The door-opening and loud exclamations sometimes seem to negate the whole idea of “sleeping in”, but at least they’re getting the idea.
We used to be greeted by “Ready brek-uss! Ready brek-uss!” at about 6:25 each morning. An announcement from a 2-year-old’s lips which was loud enough to wake the whole house, ready or not (and usually not).
And it’s not that we don’t still hear that same almost-three-year-old say almost exactly the same thing (with slightly more clear pronunciation of “breakfast”). But now we can ask her, “Is your night light orange yet? Go back to bed until your night light is orange.”
We live where, as Robert Louis Stevenson wrote:
In winter I get up at night
And dress by yellow candle-light.
In summer, quite the other way,
I have to go to bed by day.
And when summer comes and the sun starts peeking over the hills between 4 and 5 a.m. our little ones often think they should wake with the sun. But such little sleep rarely makes for a happy day!
I read about the GoodNite Lite in a post at Passionate Homemaking and really liked the sound of it. So did my husband. We did a lot of research, reading reviews and comparing prices, and still liked the GoodNite Lite best.
We want to teach our children how to tell time. But at the moment we’re more interested in “time to sleep” and “time to get up” than the specific hours on the clock. Especially considering the ages of our children (almost 5, almost 3, and just turned 1)—and the fact that there are days we’d like them to sleep in a bit longer than normal! And while it would be nice if it had a setting for naptime, that is rarely the same hour at our house, so it probably wouldn’t do us much good.
The GoodNite Lite seemed to be a good combination of features for an affordable price. And we’ve been just as delighted with it as our children have!
The sun-shaped night light can plug right into the wall, but it also comes with an optional stand if you want it up out of the reach of little people—which might be a good idea, since the battery is small and fairly easy to get out. You’ll need an extension cord to use the stand. The night light runs off the plug, the clock runs off the battery (so when you unplug the light, it remembers the time). It was nice to discover that the night light comes with an extra battery, since they could be expensive.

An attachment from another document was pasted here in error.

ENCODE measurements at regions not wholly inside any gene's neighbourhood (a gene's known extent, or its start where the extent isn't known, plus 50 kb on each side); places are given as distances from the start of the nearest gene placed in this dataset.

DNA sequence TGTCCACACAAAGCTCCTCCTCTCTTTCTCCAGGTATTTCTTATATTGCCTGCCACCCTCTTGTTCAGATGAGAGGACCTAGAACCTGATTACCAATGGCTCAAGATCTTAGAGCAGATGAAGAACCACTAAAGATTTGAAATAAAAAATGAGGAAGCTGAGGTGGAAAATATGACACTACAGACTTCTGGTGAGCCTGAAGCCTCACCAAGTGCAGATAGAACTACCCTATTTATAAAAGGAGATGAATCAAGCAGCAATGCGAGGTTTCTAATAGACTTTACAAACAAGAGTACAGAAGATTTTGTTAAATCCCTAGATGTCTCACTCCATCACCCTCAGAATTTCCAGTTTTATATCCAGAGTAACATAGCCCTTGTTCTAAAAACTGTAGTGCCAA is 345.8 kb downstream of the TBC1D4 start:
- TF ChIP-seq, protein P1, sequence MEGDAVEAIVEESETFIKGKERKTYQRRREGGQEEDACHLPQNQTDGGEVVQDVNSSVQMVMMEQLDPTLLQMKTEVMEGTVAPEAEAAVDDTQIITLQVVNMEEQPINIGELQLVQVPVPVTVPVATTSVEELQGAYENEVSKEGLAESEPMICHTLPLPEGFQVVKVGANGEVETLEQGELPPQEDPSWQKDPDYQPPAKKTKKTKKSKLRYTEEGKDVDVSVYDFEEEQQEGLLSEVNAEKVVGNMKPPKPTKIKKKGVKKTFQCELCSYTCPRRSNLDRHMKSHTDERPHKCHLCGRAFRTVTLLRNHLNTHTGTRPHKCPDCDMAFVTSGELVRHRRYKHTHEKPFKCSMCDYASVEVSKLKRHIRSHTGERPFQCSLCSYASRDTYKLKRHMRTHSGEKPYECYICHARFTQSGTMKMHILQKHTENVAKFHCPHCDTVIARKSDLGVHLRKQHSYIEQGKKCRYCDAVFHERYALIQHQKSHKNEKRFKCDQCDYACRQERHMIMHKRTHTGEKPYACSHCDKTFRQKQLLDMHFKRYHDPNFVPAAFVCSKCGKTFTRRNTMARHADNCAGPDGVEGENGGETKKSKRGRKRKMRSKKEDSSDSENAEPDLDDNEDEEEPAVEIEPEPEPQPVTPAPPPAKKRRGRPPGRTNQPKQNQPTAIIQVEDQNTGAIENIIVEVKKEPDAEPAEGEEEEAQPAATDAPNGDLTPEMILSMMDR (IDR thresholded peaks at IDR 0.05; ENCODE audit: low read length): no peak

With the instructions in hand, it’s easy to set the current time, the good night time, and the wake up time on the digital clock.
When good night time comes, the center section of the GoodNite Lite is lit with blue, making it look like a moon. It’s dimmer than a 6-watt night light bulb we were using, so it doesn’t keep the kids awake or distract them with bright colors or noises the way some “sleep aids” do. The moon stays on all night, until the magic morning time arrives, and the whole GoodNite Lite breaks out in sunny yellow rays. I haven’t figured out how long the sun shines, but it does turn off for most of the day (so don’t worry about wasting power during the daytime).
The GoodNite Lite still needs enforcement—it won’t magically make your children stay in bed until it’s time to get up. But it does provide an unobtrusive visual method of telling bedtime from get up time that even the littlest of children can understand. It’s a quiet reminder that even though the sun might be up outside, their sun isn’t shining inside. And my children have yet to tire of showing visitors their new night light.
Disclaimer: I received a review copy of The GoodNite Lite in exchange for an honest review.